Safety Of LABA Asthma Medications

In our latest question and answer, the pharmacist discusses the safety of LABA (Long Acting Beta Agonist) asthma medication.


I have had adverse reactions to two LABA medications. Advair and BREO. Shortness of breath, respiratory distress and worsening asthma. My doctor wants to try more LABA medications. I am very afraid to do this due to the black box warnings. Should I take the risk?

Asked by Louise On Jan 14, 2018

Answered by
Medical Content Reviewed By PharmacistAnswers Staff

On Jan 16, 2018

There has been considerably controversy regarding the safety of LABA (Long Acting Beta Agonist) medications.  LABAs work by relaxing the muscles in the airways, easing inflammation and making respiration easier. LABA medications include:

  • Serevent (Salmeterol)
  • Foradil (Formoterol)

They work in a similar manner to the more common SABA (Short Acting Beta Agonst) medications like Albuterol (e.g. Proair, Ventolin). However, while SABA medications work quickly and last only a few hours, LABA medications generally last for more than 12 hours.

Safety Of LABA Medications

A 2006 study quickly turned the tide against the use of LABA medications. While we won't get into the specifics of the study, it produced results that showed the use of LABAs alone (as the sole therapy) were associated with an increased risk of asthma-related death and hospitalization from asthma exacerbation. The exact reasoning for this hasn't been determined but it is thought that the use of LABA medication, without the use of a controlling inhaled corticosteroid, masks the symptoms of underlying or worsening inflammation and leaves it untreated.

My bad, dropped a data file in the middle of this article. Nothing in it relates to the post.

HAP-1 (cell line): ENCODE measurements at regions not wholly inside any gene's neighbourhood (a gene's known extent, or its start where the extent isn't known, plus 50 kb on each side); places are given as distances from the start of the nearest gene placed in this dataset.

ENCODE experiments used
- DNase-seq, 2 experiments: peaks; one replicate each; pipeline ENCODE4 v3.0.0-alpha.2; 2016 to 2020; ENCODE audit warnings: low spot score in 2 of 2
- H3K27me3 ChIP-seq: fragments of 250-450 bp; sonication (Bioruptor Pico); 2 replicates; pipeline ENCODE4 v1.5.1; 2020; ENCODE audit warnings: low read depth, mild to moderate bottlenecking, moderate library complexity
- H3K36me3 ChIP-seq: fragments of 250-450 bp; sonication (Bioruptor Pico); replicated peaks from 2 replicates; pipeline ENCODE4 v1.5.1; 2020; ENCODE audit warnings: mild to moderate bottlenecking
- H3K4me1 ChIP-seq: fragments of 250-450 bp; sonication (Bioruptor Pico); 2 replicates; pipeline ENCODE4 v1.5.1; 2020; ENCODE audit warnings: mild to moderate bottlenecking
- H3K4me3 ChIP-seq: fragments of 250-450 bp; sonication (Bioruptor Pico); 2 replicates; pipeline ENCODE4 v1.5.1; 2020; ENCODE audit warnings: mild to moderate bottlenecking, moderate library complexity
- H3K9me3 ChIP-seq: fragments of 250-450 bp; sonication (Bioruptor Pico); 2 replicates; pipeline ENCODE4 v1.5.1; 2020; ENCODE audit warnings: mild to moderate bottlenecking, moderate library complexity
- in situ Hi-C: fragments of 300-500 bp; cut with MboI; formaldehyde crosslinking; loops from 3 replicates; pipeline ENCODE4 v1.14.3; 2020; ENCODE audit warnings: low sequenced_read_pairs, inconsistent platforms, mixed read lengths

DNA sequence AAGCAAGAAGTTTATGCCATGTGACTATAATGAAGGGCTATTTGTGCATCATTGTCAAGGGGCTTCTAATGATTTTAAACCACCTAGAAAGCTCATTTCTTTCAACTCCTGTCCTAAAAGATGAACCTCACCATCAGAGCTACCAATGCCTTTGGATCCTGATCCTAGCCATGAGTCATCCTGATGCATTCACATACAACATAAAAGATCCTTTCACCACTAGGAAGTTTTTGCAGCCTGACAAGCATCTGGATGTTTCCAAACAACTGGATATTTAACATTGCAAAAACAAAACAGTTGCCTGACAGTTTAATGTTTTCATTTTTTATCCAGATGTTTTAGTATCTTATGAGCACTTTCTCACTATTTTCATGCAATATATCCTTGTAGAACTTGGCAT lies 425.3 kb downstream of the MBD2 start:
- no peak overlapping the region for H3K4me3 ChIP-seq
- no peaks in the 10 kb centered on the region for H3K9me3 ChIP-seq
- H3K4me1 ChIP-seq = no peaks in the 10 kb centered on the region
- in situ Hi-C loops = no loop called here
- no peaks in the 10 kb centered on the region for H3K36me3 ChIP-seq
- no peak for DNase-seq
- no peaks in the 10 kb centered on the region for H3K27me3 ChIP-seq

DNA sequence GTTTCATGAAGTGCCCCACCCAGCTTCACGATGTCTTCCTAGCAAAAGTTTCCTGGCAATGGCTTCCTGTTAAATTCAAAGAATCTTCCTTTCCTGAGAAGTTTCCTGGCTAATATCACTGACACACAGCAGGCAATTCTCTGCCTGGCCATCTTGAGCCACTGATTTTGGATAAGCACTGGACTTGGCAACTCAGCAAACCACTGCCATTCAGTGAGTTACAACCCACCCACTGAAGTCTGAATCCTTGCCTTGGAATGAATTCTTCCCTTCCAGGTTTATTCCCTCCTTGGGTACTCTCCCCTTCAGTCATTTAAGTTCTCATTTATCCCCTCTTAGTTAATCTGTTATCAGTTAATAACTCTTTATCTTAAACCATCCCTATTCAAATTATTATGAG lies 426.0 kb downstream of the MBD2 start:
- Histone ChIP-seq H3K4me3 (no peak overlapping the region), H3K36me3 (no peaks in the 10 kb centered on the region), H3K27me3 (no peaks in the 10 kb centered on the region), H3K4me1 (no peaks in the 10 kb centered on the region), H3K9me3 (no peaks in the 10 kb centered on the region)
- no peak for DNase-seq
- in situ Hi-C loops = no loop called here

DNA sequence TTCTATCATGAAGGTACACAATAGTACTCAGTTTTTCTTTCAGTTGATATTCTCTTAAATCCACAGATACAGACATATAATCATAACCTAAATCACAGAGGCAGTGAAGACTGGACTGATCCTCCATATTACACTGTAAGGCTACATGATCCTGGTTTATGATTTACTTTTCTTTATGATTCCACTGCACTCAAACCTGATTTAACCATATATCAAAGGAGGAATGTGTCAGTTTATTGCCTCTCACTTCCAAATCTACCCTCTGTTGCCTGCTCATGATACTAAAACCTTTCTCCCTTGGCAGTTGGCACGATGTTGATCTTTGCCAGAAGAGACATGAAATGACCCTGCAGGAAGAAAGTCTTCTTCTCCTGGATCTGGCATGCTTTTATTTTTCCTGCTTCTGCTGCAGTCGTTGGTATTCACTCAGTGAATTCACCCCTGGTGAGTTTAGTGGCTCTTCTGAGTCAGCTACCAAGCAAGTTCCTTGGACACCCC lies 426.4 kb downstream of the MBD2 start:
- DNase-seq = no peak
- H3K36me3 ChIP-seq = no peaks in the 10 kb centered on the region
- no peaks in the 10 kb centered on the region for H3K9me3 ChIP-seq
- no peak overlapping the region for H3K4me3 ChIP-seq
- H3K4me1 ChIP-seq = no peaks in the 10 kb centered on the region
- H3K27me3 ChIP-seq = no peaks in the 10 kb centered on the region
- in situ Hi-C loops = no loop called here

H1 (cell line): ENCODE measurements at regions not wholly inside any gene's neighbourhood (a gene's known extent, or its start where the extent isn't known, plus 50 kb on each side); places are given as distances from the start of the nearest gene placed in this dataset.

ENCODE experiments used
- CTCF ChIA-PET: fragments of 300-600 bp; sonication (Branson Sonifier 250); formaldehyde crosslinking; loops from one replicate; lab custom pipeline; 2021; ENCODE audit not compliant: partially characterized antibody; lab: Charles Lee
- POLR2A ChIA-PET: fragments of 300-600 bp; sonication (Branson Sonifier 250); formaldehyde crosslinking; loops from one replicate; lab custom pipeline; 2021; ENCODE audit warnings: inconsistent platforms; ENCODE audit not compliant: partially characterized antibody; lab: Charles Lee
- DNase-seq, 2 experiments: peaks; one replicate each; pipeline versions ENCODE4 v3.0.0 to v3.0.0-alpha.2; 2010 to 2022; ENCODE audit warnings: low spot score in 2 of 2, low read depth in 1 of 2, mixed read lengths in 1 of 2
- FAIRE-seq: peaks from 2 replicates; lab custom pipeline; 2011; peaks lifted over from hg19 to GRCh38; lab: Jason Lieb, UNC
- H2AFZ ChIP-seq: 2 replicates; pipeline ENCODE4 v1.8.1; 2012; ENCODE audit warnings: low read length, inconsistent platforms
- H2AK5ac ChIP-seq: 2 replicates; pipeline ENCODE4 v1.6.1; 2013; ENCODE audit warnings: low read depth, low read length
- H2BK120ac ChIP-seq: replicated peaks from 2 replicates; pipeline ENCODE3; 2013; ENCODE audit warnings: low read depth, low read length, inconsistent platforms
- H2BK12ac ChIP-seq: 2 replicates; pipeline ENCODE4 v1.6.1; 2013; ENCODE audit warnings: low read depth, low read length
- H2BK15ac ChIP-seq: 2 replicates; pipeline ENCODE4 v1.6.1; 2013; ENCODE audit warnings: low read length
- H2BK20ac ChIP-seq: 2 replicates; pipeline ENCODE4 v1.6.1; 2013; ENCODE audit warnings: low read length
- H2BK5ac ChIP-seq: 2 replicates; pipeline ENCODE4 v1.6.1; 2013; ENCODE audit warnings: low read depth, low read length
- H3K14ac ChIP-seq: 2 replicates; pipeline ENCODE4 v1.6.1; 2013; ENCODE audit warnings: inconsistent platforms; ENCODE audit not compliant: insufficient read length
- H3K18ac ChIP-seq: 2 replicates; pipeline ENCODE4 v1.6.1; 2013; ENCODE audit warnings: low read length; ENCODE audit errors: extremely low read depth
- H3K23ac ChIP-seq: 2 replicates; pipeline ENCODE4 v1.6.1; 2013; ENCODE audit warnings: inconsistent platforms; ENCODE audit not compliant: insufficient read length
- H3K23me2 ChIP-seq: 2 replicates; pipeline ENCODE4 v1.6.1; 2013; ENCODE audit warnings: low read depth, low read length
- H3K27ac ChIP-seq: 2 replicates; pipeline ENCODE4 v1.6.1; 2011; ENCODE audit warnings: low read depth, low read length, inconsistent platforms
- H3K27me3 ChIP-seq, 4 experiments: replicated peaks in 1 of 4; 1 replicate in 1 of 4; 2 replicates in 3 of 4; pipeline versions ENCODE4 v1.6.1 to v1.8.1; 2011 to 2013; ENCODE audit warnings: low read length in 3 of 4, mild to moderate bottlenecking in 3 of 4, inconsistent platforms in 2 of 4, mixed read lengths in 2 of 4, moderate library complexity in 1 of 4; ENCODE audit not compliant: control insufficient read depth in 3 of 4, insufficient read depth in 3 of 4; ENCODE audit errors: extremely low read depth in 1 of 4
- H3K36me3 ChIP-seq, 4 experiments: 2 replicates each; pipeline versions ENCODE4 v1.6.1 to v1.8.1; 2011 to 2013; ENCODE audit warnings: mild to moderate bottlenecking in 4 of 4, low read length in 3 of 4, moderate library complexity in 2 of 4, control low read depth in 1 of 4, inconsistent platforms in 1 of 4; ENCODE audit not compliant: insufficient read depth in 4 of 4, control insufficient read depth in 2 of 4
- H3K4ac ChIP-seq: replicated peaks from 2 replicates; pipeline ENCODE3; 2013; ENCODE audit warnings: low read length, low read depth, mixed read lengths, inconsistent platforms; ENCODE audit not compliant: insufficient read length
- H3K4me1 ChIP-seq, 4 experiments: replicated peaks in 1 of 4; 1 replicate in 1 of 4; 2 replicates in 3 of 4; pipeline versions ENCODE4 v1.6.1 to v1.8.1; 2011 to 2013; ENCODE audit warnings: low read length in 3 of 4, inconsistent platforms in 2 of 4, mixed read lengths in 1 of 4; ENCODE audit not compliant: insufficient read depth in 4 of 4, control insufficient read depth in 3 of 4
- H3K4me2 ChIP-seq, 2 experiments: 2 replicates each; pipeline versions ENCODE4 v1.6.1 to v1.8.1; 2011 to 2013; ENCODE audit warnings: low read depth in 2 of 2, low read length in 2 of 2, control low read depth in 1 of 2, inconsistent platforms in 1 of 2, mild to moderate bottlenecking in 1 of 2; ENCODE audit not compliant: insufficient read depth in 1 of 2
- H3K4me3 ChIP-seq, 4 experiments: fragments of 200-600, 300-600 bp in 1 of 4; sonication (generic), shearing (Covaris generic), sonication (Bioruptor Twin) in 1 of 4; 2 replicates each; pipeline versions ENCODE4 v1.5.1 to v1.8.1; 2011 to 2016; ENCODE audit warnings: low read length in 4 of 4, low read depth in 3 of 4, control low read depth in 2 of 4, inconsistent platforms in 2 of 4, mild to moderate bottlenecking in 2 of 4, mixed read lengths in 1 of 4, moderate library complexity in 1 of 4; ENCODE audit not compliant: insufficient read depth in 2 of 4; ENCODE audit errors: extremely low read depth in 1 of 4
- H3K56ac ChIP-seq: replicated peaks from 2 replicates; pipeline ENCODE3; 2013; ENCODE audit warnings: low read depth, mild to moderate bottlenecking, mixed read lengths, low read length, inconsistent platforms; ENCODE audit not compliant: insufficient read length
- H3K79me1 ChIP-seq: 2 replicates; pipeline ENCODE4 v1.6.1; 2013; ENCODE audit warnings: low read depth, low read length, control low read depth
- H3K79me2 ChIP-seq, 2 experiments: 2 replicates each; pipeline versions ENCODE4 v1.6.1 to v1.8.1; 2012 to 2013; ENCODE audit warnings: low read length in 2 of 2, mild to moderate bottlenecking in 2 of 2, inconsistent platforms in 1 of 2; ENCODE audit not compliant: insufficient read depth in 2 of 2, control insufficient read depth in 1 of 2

Partly due to the results from the above study, the FDA created a black box warning for "asthma related death" for all medications containing a LABA.

Recent data and studies have shown however, that LABA medications can play an important role in treatment of asthma and shouldn't be disregarded. In fact, they are considered safe and beneficial, but only when used in conjunction with inhaled corticosteroids. When used with steroids, they are not associated with increased death or hospitalizations and can improve asthma related symptoms.

Due to the new information regarding LABA medications and their role in therapy, the FDA removed the black box warning on medications that combine a LABA and an inhaled corticosteroid.

The use of a LABA medication in your situation will be up to you and your doctor. If you are concerned about a true drug allergy, hopefully your doctor can find a medication that you won't have a reaction to. Do know however, that you shouldn't be as concerned regarding LABA medications in terms of side effects, as long as they are in combination with an inhaled steroid. LABA/steroid combination medications include:

  • Advair (Fluticasone/salmeterol)
  • Symbicort (Budesonide/formoterol)
  • Dulera (Mometasone/formoterol)
  • Breo (Fluticasone furoate/vilanterol)

About the Pharmacist

Dr. Brian Staiger Pharm.D

Dr. Brian Staiger is a licensed pharmacist in New York State and the founder of He graduated from the University At Buffalo with a Doctor of Pharmacy degree in 2010. He has been featured in numerous publications including the Huffington Post as well as a variety of health and pharmacy-related blogs. Please feel free to reach out to him directly if you have any inquiries or want to connect! He's answered thousands of medication and pharmacy-related questions and he's ready to answer yours! Office: 716-389-3076

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